Two or more things that I learn at the “Preserving Your Preservation Tools” workshop

Quattro Pro for DOS: an obsolete format at last?
These have been two busy days in Den Haag where Carl Wilson from the OPF tries to show us how to use tools in order to have clean environments and well-behave installation procedures that will "always" work.

The use of vagrant (connected to the appropriate provider, in our experimental case VirtualBox) allows to start from a genuine box and to experiment installation procedures. Everything being scripted or, better said, automatically provisioned allows for repeated tries until we reach an exact clean and complete installation. The important fact is that, once this goal is attained, its sharing is easy by just publishing the steps in a code repository. 
The second day was real experiments. We begin by looking at how that has been done for jpylyzer, the indispensable tool to validate JPEG2000 files created by Johan van der Knijff from the Nationale bibliotheek van Nederland, which hosted the event, with the traditional dutch welcoming.
Then we begin to look at the old but precious Jhove tool, from Gary McGath, which recently has migrated to GitHub and is actively been transformed to use a maven build process thanks to the efforts of Andrew Jackson and Will Palmer. A first (not so quick but dirty) debian package was obtained at the end of the session providing an automatic installation of this tool for Linux boxes that will take care of installing the script that hides the infamous java idiomatics and of providing a default configuration file so that when you can launch the simple jhove -v just after install it, its works !!!
One other thing that attracts my attention was the use of vagrant as a simple way of making sure that every developper works against the same environment so that there is no misconfiguration. In case of need for other tools, an automatic provision can be established and distributed around. Of course, the same process can be applied in production, making sure the deployment is as smooth as possible.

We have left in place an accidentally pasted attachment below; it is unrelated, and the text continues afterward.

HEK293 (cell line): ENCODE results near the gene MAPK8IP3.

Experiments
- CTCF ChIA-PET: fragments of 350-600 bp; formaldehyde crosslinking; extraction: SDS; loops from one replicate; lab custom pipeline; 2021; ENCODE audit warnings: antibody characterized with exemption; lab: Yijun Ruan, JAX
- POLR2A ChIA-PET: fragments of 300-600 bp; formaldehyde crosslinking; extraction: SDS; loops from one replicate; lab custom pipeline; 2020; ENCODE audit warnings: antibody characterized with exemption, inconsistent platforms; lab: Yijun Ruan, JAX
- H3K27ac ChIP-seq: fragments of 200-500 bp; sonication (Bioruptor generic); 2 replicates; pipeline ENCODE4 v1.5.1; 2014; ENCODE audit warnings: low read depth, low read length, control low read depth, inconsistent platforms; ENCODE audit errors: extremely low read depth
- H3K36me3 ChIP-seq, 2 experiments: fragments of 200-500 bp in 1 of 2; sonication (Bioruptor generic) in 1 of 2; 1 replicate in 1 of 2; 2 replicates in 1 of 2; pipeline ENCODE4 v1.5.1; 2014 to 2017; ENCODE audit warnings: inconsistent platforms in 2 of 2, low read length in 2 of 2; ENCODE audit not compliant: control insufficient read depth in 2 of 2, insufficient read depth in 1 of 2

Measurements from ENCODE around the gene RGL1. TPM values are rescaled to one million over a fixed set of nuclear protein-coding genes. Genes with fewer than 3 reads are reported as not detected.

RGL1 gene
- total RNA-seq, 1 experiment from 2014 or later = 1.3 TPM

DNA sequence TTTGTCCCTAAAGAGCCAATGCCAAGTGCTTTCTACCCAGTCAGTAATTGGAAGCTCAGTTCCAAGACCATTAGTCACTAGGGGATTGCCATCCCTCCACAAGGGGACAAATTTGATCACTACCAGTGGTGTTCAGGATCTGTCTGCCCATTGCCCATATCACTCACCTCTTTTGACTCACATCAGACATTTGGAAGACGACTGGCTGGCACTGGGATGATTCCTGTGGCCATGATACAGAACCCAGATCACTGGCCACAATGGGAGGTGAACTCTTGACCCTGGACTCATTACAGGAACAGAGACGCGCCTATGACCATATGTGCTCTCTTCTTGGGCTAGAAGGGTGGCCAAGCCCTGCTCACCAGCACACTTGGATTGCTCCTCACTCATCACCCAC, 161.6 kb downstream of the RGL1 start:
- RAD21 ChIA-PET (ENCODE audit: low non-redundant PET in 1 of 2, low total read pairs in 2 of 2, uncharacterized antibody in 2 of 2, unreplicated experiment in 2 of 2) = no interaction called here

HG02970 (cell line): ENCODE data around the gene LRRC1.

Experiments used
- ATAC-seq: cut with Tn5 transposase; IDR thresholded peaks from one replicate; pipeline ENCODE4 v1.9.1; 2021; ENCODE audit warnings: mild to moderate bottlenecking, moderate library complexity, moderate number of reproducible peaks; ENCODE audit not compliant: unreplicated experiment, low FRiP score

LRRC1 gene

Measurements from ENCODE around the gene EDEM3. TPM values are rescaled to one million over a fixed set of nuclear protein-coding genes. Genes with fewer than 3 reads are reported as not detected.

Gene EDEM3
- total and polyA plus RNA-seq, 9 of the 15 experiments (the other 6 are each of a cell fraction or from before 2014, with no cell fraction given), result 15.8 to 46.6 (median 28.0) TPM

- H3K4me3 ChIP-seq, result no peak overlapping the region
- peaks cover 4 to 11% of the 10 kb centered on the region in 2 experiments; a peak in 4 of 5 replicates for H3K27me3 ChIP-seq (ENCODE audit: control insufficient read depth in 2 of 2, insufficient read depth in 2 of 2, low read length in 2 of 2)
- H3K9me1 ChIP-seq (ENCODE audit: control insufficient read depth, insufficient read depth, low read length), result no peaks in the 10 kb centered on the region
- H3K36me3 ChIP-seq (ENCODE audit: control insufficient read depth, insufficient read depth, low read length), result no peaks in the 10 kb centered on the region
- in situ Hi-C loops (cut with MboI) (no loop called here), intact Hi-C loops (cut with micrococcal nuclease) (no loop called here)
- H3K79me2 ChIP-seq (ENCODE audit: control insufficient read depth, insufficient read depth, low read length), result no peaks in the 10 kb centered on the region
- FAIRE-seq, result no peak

So now it appears that it becomes easy to have a base (or reference) environment and the exact list of extra dependencies that allow for a given program to run. From a preservation perspective, this is quite enlightening and is very closed to the work made by the premis group on describing environments. We then can think about transforming the provision script into a premis environment description so that we will have not only an operational way of having emulation but also a standard description of it. The base environment could be collected in a repository and rightly described. The extra steps to make a program revival could then be embeded in the AIP of the program or the datas we try to preserve.
Incidentally, at the same time we were working on these virtual environments, Microsoft announces it releases the source code of MS-DOS 2.2. This makes me wondering if we could rebuild a msdos box from scratch and uses it as a base reference environment for all this "old" (some thirty years ago only) programs.
All in all, these 2 days went so quickly we just have time for a dutch break along the Plein ; but those were fruitful in giving us the aim to come with more easy to use and better documented tools  that we can rely to build great preservation repositories.


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